All this information is essential for an autonomous vehicle to be able to navigate a road network and can be found in the road network database (RND), developed at the National Institute of Standards and Technology (NIST) as part of the Defense Advanced Research Project Agency (DARPA) Mobile Autonomous Robotics Systems (MARS) Program.
In PRIDE, an autonomous vehicle is able to get all information from the RND, based on its position in the road network. The PRIDE algorithms consider different information from the road network structure. For instance, the length and the width of a lane are used to compute the future location of the autonomous vehicle within this lane, the curvature center is used so that the vehicle takes the right angle to turn, the autonomous vehicle has to know the speed limit on a particular lane to avoid speed excess, etc. Some components of the RND used by PRIDE are depicted in Figures 2 and 3 and described below.
|Figure 2. Lane segments (shaded parts).||Figure 3. A lane (shaded part).|
Different drivers drive in different ways. One driver may be very conservative, only changing lanes when absolutely necessary, never exceeding the speed limit, etc. On the other hand, another driver may drive very aggressively, weaving in and out of lanes, greatly exceeding the speed limit, and tailgating other drivers. In most cases, one would experience both kinds of drivers on any trip (along with many drivers that fall somewhere in the middle), and a moving object prediction framework needs a mechanism to account for all such circumstances. When a driver is first encountered, it is extremely rare that one can instantaneously determine the perceived aggressivity of the driver. This information is often determined after observing the driver for a certain amount of time, characterizing their driving behaviors, and assigning aggressivity. The aggressivity that is assigned greatly impacts PRIDE’s predictions as to where that driver will be at times in the future. For example, we would likely assume that a conservative driver would remain in their lanes whenever possible and stay a safe distance behind the vehicle in front of it. An aggressive driver would have a higher probability of changing lanes. We may also find that the aggressivity of the driver may change over times. There are times when one can observe a driver for many seconds at a time. In this case, the driver’s aggressivity may change, perhaps they are very aggressively trying to get to a certain lane but become more passive when they get there. The PRIDE framework addresses all of these driver types and all of the situations mentioned above.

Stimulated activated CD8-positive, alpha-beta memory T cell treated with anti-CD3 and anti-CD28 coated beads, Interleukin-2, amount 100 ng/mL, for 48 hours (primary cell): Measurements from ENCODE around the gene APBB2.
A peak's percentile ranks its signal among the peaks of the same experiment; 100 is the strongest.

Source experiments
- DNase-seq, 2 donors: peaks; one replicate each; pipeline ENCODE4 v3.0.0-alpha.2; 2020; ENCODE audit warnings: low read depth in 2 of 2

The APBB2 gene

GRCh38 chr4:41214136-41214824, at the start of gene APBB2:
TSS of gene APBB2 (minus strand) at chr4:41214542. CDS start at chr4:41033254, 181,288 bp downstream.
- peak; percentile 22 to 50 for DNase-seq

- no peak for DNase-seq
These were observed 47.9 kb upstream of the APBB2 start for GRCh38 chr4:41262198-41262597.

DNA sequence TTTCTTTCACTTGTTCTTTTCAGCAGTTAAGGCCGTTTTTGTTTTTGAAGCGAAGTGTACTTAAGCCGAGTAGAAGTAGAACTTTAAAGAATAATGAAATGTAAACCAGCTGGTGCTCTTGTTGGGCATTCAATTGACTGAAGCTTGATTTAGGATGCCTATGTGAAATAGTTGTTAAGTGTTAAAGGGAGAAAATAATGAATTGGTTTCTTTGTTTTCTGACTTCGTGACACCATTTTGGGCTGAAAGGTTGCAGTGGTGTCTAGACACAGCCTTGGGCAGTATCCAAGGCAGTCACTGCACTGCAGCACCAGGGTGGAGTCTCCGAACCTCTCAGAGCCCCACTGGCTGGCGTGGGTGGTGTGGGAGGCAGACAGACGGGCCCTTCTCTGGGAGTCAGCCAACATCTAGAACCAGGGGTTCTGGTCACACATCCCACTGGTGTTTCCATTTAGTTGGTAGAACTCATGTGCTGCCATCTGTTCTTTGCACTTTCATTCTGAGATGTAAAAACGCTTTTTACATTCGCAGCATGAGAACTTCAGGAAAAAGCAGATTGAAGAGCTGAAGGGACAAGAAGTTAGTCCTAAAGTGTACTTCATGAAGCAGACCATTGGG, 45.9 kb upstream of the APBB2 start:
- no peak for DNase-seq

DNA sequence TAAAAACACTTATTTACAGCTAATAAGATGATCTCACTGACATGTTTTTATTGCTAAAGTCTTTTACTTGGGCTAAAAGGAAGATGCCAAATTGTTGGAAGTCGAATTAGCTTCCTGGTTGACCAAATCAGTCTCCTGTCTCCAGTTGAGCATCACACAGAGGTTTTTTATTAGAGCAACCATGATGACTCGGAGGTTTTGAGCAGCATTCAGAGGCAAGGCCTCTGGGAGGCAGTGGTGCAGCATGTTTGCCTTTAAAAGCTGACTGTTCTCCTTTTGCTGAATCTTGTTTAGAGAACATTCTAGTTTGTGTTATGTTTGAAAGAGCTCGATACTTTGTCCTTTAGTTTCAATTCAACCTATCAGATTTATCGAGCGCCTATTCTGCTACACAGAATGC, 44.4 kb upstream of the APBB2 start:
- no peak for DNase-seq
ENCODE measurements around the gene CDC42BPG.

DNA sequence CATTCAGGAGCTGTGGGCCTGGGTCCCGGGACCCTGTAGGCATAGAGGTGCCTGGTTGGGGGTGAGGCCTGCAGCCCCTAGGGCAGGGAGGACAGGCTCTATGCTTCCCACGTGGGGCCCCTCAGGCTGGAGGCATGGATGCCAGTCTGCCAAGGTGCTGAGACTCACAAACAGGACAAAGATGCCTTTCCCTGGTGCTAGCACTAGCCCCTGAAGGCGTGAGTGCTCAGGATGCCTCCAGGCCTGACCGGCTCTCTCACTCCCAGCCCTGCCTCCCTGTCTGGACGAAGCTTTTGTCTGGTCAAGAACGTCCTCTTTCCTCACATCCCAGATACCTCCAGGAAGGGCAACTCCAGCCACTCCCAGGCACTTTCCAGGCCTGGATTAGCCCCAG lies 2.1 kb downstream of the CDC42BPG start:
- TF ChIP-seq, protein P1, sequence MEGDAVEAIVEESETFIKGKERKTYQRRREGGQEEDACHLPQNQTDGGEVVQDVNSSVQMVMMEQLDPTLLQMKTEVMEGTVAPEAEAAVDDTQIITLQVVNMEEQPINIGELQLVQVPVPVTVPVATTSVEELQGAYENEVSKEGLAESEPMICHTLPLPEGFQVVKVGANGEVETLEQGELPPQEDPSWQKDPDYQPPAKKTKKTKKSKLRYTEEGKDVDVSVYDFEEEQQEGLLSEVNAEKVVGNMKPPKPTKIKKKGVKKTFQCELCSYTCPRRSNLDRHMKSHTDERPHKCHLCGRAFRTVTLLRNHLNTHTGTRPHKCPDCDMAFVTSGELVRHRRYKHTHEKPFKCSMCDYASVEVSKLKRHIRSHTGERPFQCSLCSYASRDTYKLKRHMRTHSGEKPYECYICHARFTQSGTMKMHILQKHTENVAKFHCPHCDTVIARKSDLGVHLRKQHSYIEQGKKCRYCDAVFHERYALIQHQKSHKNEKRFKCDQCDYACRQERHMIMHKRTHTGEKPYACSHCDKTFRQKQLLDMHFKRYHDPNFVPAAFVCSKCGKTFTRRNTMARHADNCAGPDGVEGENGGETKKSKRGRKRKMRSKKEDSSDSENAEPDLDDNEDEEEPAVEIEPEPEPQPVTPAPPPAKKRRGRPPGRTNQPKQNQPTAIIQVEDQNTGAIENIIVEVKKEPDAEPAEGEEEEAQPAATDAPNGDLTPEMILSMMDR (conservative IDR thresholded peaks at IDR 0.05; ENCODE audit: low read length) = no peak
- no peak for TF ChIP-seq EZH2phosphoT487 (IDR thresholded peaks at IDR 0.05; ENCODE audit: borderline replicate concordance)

In recent years there has been a growing appreciation of the importance of situation awareness (SAw) in a variety of complex task domains, such as aviation, nuclear power plant management, medical decision-making and tactical driving. Since its original conception, numerous definitions of SAw have been proposed. PRIDE uses the formal definition from Endsley where SAw is described as: [An expert’s] perception of the elements in the environment within a volume of time and space, the comprehension of their meaning and the projection of their status in the near future.